Basaran described the demands as “constitutional” and stressed that the restrictions are “political” and did not stem from any law. “The hunger strikers are in a critical stage. The families want [a solution] before they begin to die,” she said.
The Kurdistan Communities Union, an umbrella group involving the PKK, appeared to back the continuation of the hunger strike when it said in a statement May 7 that Ankara allowed the lawyers to visit Ocalan “only to lift the pressure of the domestic and international public and weaken the resistance.”
A similar hunger strike in 2012 was ended upon an appeal by Ocalan, which came after state officials met with the PKK leader in prison.
Ocalan’s latest statement from prison was made public on the same day the election authorities voided the opposition’s win in the Istanbul mayoral race. Kurdish support was decisive in the razor-thin victory of Ekrem Imamoglu, the candidate of the main opposition Republican People’s Party. Now, with a do-over scheduled for June 23, the government has been signaling its desire to rebuild bridges with the Kurds and dissuade them from backing Imamoglu again.
“We believe this should not be seen as an election issue,” Basaran said. “If coffins begin to come out of prisons, it could trigger [public] outrage. After all, those people are raising a legal demand. Responding positively is important for Turkey’s future and democracy.”
The timing of the hunger strike has been controversial, as similar actions in the past have been detrimental to the Kurdish movement. Many have disapproved of the HDP investing efforts in an Ocalan-centered agenda in the midst of an election season in which the government vilified its opponents as “terrorists” and portrayed the elections as “a matter of survival” for the nation. According to critics, such actions play into the hands of the government as it seeks to equate the HDP with the PKK and undermine unity among the opposition by claiming links between the CHP and the PKK. Because of such concerns, the hunger strikers have received neither support nor criticism from civil society this time.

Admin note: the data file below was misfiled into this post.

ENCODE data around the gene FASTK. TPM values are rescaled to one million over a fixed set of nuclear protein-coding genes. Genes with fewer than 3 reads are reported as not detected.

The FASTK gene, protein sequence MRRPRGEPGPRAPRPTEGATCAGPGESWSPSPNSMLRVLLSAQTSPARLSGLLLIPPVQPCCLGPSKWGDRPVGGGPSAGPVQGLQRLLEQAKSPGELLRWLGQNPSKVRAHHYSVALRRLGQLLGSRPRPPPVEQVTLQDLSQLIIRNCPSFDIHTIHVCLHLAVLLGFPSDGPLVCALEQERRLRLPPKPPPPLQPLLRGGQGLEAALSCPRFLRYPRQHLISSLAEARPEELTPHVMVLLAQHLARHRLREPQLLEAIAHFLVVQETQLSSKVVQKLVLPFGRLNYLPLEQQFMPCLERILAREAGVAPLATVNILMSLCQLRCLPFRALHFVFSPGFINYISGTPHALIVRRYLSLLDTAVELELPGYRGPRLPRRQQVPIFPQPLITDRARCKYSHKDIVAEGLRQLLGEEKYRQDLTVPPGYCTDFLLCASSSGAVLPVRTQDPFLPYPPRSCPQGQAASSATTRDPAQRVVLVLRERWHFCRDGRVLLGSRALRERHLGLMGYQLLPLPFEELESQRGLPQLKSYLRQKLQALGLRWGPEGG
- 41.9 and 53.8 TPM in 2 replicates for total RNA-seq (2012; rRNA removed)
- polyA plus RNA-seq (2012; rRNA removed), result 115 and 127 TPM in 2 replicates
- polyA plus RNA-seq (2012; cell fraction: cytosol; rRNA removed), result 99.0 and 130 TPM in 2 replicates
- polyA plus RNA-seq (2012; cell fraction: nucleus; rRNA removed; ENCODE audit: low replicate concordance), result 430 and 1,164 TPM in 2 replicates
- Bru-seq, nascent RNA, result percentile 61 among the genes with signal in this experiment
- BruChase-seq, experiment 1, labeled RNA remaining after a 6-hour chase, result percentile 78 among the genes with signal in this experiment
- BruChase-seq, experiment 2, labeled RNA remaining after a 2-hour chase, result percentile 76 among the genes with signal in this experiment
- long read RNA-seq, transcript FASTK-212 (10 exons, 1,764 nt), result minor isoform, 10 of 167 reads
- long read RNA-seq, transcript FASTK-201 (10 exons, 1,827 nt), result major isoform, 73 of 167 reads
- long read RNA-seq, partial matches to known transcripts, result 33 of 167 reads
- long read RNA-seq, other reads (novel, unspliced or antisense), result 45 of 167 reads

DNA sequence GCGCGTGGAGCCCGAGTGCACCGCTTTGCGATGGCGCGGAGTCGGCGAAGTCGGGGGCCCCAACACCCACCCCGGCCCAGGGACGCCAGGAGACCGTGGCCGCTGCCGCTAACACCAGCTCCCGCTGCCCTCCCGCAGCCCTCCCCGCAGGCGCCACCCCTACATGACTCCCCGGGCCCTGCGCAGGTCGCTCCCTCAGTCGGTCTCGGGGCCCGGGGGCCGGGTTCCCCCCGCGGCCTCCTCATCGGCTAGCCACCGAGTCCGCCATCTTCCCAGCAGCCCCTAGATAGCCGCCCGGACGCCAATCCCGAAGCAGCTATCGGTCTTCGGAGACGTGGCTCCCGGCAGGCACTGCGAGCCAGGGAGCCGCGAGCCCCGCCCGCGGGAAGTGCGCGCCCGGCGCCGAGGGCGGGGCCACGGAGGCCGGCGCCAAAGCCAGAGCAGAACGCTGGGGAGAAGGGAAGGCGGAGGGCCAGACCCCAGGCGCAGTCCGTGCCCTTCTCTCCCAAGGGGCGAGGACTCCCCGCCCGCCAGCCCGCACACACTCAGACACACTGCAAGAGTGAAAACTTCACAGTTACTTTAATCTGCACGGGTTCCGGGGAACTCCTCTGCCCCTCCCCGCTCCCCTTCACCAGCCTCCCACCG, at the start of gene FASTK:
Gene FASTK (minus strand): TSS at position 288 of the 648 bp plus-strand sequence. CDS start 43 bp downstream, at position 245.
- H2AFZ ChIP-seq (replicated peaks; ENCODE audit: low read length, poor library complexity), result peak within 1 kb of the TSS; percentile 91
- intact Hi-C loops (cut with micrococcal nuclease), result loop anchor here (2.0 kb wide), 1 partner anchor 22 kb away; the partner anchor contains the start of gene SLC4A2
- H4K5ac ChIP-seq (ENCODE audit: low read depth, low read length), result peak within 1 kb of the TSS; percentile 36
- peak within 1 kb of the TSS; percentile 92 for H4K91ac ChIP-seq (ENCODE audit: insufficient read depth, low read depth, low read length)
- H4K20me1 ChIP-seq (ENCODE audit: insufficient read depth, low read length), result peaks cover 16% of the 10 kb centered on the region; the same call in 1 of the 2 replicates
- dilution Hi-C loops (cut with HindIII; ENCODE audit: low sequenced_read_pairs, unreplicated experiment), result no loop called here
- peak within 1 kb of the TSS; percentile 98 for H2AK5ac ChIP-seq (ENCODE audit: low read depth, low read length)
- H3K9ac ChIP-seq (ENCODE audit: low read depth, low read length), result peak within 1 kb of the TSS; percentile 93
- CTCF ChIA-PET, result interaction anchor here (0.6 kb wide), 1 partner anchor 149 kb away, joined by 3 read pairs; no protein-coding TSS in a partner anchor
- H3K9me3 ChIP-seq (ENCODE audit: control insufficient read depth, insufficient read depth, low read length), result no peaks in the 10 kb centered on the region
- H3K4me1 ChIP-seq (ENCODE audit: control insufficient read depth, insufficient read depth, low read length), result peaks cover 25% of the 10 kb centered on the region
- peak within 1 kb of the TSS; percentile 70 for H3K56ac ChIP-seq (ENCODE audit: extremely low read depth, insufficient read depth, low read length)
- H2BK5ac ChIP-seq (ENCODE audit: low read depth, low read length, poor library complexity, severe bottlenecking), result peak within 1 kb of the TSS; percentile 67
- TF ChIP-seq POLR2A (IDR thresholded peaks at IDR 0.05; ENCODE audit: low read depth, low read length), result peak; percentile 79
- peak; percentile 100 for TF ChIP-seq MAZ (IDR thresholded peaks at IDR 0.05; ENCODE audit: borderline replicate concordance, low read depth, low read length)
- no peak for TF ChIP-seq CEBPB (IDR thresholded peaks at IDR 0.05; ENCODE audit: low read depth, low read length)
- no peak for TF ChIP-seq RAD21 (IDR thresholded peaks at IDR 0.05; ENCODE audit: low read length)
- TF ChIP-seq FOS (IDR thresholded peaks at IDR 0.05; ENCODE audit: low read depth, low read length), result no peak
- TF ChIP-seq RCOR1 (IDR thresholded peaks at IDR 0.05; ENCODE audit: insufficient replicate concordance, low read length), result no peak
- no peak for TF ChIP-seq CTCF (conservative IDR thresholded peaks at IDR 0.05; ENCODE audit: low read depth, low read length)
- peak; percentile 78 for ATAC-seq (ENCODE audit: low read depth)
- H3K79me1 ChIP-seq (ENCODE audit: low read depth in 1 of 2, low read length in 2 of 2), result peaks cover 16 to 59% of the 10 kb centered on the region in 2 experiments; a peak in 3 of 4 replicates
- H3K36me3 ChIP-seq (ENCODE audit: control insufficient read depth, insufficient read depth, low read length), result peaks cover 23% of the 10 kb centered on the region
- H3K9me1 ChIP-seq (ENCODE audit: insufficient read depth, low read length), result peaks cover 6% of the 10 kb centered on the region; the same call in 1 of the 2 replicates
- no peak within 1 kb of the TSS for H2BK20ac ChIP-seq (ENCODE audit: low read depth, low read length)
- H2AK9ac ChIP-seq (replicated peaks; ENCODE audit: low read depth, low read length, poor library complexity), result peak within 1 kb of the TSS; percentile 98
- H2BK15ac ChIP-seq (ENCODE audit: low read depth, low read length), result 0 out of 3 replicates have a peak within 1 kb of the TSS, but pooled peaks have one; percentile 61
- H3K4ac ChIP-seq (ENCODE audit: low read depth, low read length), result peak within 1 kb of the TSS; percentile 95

Those who back the hunger strike, on the other hand, point to the grave ramifications of the lack of a solution to the Kurdish issue. Temel, the hunger-striking HDP deputy, for instance, argues the Kurds have faced “a terrible oppression campaign” since Ocalan’s isolation began. “Hence, Ocalan’s isolation is, in fact, the refined state of the Kurdish question,” he says. “Ocalan has a mindset that produces solution proposals. The lifting of his isolation could enable a way out from the current dead end.”
After the collapse of settlement talks with the Kurds in 2015, Ankara mounted a ferocious crackdown on Kurdish militancy in urban areas, destroying whole neighborhoods and towns, seized dozens of Kurdish-run municipalities in the southeast and imprisoned hundreds of Kurdish politicians and activists, paralyzing the HDP. Yet its once-successful strategy of consolidating the nationalist and conservative vote backfired in the March 31 polls. The Kurds rallied behind opposition candidates, proving a critical factor in the government’s losses of Turkey’s main urban centers.
Now, by lifting Ocalan’s isolation — a one-off affair so far — the government is seeking to impress the Kurds ahead of the new vote in Istanbul. The move aims to prevent the hunger strike from reaching a fatal stage while opening a dialogue channel with Ocalan to try to steer the Syrian Kurds into the direction it wants. There have been claims that Turkish intelligence officials recently met with the Syrian Kurds. In his message, Ocalan said, “All parties should strive to resolve outstanding issues in Syria by shunning the culture of conflict and embracing constitutionally enshrined local democracy within the framework of a united Syria,” and stressed that “Turkey’s sensibilities” should be taken into account.
Still, judging by the mood and assessments in Kurdish quarters, such government tactics can hardly entice the alienated and downtrodden Kurds without a profound policy change. This goes not only for Turkey’s Kurds, but for their Syrian cousins as well.